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The Collegian

The Student News Site of Tarrant County College

The Collegian

The Student News Site of Tarrant County College

The Collegian

Efficiency needed for note taking, speaker says

Lily Calzada, coordinator of special services for NW Campus, speaks during a seminar on note taking last week.  Photo by Martina Treviño/The Collegian
Lily Calzada, coordinator of special services for NW Campus, speaks during a seminar on note taking last week. Photo by Martina Treviño/The Collegian

By Eric Spikes/reporter

Lily Calzada, coordinator of special services for NW Campus, speaks during a seminar on note taking last week.  Photo by Martina Treviño/The Collegian
Lily Calzada, coordinator of special services for NW Campus, speaks during a seminar on note taking last week. Photo by Martina Treviño/The Collegian

To get the most out of classes, students probably take notes with their own personal style, but is that note taking done with the highest efficiency possible?

Probably not, a NW counselor said last week.

Signs of bad note taking include messy pages and illegible handwriting—and bad note taking is quite common, Lily Calzada, coordinator of special services for the NW Campus counseling services, said in a Feb. 18 seminar.

“The true goal of note taking is to give you the advantage,” she said. ”The goal is to reduce the amount of time editing and reviewing at test time.”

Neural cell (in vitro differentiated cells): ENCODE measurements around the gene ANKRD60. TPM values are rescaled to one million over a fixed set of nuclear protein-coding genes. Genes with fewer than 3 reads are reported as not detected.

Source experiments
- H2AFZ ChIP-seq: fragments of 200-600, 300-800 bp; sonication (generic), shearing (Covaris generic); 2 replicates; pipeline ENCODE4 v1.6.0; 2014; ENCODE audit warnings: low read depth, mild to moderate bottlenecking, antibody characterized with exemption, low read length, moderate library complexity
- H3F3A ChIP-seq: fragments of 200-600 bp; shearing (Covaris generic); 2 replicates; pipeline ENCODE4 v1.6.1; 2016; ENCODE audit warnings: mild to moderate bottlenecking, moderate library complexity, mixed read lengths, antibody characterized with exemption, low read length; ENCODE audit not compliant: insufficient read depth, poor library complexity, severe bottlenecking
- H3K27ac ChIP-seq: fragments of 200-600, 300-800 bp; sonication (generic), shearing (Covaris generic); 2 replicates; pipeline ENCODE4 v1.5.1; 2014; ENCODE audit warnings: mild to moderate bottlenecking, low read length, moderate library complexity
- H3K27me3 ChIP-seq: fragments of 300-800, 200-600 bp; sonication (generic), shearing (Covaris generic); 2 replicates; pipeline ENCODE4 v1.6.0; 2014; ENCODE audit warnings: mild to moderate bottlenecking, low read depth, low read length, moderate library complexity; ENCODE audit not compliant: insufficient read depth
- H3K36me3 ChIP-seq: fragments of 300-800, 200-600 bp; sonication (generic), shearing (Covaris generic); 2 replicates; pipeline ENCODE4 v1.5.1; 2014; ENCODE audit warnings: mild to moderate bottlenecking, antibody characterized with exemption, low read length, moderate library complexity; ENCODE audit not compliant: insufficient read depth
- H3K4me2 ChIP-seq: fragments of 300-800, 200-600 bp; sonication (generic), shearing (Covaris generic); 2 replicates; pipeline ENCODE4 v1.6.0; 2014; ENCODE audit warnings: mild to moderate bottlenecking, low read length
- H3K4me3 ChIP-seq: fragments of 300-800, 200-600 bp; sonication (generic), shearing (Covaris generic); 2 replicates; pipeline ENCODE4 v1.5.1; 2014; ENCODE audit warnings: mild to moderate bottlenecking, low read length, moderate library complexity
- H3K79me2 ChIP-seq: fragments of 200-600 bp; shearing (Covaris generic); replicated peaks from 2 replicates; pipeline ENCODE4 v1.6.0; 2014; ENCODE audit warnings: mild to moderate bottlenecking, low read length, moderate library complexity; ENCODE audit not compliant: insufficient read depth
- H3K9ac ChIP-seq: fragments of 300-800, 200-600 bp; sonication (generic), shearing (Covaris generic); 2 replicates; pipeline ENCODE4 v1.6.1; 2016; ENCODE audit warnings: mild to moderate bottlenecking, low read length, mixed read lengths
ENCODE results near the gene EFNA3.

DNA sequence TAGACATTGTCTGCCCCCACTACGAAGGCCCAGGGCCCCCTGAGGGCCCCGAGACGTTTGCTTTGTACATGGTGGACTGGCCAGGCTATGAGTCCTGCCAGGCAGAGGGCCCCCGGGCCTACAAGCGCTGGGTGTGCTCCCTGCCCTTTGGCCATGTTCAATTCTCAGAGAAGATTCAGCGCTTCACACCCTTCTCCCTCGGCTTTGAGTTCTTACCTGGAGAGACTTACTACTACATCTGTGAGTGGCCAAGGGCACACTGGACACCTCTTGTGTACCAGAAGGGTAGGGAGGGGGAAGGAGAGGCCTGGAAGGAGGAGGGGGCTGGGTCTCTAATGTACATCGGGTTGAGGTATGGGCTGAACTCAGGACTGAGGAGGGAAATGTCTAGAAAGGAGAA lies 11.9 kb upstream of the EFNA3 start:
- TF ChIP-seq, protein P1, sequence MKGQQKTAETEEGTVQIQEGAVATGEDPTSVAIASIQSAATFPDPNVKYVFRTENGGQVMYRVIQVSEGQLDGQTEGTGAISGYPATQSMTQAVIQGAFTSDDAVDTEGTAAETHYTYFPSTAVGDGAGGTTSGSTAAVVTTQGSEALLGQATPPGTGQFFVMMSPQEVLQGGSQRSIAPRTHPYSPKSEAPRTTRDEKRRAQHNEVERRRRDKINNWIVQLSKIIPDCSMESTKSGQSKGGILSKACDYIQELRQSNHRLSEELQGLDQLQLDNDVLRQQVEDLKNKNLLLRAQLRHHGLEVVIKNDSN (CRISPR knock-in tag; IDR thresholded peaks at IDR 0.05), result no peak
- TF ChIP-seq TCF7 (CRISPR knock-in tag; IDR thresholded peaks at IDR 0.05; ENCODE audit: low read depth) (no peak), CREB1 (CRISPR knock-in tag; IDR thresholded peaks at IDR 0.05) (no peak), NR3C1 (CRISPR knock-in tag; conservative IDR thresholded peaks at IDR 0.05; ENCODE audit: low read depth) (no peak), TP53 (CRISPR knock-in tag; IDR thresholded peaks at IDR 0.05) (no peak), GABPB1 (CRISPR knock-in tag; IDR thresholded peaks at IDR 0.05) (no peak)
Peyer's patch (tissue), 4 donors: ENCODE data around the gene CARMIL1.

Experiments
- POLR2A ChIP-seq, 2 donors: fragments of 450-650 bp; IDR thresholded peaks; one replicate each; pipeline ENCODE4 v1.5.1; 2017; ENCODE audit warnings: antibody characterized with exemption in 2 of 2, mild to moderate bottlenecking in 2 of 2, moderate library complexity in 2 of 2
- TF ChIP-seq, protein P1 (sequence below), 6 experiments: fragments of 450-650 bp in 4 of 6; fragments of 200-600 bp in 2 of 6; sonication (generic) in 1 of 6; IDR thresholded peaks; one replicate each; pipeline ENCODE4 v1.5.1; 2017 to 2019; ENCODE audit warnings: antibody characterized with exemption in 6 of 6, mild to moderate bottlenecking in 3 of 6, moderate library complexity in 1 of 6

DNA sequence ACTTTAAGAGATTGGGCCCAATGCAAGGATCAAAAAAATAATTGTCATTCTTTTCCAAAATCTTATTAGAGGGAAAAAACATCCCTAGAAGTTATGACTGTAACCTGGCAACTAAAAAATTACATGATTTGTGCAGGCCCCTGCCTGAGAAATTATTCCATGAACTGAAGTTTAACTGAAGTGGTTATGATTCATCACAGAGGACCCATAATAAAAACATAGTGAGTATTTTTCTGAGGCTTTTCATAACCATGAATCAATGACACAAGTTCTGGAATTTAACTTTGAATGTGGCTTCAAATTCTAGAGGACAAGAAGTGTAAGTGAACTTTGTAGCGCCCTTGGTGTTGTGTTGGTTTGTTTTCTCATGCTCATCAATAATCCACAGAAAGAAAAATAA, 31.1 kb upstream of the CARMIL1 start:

Kraig Hayman, a NW Campus student, had criticism for his own note-taking style.

“I just write too much,” he said. “My hand starts to yell at me, and it’s all for nothing. It all becomes lost and mixed in, like I need a machete.”

Taking effective notes can be involved, intricate and, for some individuals, a little intimidating, Calzada said.

But she said it is important to remember that note taking should cater to the student’s own style.

“It’s not something that’s going to come to you naturally,” she said. “You have to work at it and perfect it.” 

Nothing in note taking is more essential than addressing the main points though what those points may be is up to each student, Calzada said.

It is better to write too much than not enough.

Calzada said one critical aspect for getting the best out of one’s notes is to rewrite them a second or third time, to ensure better test results.

Rewrite,” she said. “I cannot stress that enough.”

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